|   `-- quarantine        [Templates for the quarantine.]
`-- tests                 [Test cases for our libraries and plugins.]
 

This document hasn't really delved into the implemention of the control panel CGI application, because this was largely a matter of interfacing our abstraction libraries (which dealt with domain lists, and domain-specific tests) and the user. Allowing the user to view their domains, and view/modify the tests applied to each one via an attractive online control panel was and is pretty standard CGI coding.

Although it wasn't obvious from our URL scheme we split the implementation of the control panel application into three parts, each of which was a distinct application written using the CGI::Application framework:

The name mf was a historical artifact from before our service was launched commercially. At that time it was just used for personal friends as a means of consolidating the SPAM filtering setup I'd managed for too many people individually. The site/service was hosted at mf.steve.org.uk then, and "mf" was a simple abbreviation for "mail filtering".

It should be clear at this point that when this document has talked about testing for files beneath /srv/hosted.org/checks neither of the plugin code nor the CGI applications ever actually ran a stat() directly. Instead all code worked indirectly via the use of an MF::Domain abstraction object, or a subclass such as MF::Domain::DNSBL.

(In mail-scanning-lite we do stat() directly. But thats just for clarity.)

B.1. Significant directories on the master host

The following directories were of particular importance to the operation of the service on the master machine:

/srv

This directory contained the master copy of all configuration settings for each hosted domain.

/home/spam

This directory contained the global Bayesian spam databases for each hosted domain. Any changes that were made due to training had to be made upon the master machine, and these would be synced to the slave MX machines every few hours.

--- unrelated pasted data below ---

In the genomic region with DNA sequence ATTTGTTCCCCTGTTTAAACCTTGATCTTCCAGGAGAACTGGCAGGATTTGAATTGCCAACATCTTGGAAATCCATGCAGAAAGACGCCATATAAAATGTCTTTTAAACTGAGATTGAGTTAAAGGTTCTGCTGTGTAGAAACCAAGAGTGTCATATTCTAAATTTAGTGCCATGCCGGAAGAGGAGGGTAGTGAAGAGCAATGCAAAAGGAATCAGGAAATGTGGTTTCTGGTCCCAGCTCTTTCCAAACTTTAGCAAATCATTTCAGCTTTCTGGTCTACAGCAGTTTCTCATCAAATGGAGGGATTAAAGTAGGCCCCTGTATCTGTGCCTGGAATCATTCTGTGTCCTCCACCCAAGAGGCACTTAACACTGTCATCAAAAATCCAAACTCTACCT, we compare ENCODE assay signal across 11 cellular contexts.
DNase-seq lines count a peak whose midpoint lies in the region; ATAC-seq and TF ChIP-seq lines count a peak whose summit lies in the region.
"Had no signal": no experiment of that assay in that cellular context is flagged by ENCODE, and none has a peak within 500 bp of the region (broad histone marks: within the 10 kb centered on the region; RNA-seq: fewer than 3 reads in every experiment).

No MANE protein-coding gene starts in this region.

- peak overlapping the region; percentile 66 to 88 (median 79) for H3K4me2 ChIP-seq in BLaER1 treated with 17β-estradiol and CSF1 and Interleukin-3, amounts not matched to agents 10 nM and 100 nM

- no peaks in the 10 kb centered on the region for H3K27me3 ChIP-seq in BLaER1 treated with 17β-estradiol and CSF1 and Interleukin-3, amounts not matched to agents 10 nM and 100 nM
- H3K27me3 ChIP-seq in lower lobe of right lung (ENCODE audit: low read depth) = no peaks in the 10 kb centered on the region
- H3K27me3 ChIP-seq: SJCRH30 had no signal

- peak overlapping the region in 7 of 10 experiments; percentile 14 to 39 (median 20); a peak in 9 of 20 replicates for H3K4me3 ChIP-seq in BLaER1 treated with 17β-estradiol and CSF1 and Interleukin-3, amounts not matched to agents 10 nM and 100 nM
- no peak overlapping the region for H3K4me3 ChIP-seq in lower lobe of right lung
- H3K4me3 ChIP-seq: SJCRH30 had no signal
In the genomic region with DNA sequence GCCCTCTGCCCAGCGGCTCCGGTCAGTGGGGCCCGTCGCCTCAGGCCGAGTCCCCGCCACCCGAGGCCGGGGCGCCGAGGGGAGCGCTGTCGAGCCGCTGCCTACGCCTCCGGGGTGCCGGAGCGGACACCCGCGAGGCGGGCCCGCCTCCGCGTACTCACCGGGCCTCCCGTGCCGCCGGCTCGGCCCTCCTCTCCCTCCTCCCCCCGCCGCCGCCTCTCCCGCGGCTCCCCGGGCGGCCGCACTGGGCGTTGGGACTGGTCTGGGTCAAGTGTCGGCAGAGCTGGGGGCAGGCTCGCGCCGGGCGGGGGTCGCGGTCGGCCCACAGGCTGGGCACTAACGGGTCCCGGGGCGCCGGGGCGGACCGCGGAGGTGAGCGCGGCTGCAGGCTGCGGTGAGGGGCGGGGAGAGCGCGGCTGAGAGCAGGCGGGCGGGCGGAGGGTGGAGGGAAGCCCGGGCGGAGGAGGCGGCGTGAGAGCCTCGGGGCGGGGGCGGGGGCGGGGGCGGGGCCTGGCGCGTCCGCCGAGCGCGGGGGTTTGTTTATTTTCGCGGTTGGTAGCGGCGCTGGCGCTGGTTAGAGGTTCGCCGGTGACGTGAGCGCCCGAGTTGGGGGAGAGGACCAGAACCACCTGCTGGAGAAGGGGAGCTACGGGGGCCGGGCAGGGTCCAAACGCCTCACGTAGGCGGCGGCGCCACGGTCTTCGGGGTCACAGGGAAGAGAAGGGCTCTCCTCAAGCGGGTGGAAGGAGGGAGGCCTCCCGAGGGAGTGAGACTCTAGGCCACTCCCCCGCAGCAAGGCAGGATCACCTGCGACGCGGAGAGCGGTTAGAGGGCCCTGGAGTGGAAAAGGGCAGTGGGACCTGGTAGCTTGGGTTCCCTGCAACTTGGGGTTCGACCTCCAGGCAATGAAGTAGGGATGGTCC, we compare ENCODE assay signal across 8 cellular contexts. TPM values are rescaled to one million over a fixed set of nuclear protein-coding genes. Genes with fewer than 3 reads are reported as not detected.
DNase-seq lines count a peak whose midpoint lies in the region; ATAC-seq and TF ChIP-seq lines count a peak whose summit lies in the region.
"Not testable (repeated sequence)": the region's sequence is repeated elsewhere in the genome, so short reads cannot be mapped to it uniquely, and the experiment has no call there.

/reject

This directory contained the actual email messages which were rejected by the satellite hosts.

In order to allow easy expiration of messages we organised the contents by date. A sample directory tree would look like this:

Example B-4. Sample layout.


/reject/
|-- 1-8-2009
|   |-- hosted.org
|   `-- user.org
|
|-- 2-8-2009
|   |-- hosted.org
|   `-- user.org
..
...
 

B.1.1. Significant directories on the satellites

In addition to having replicated /srv and /home/spam directories from the master host the secondaries also had some directories which were important:

/home/good

This directory contained copies of each message which was judged to be non-SPAM and which were forwarded on to end users.

/home/rejected

This directory contained copies of each message which was judged to be SPAM and which were rejected.

These contents of these two directories were pulled by the master machine on a regular basis, such that the messages could be counted and the SPAM ones imported into the quarantine. The way that these directories were combined is discussed in Chapter 6.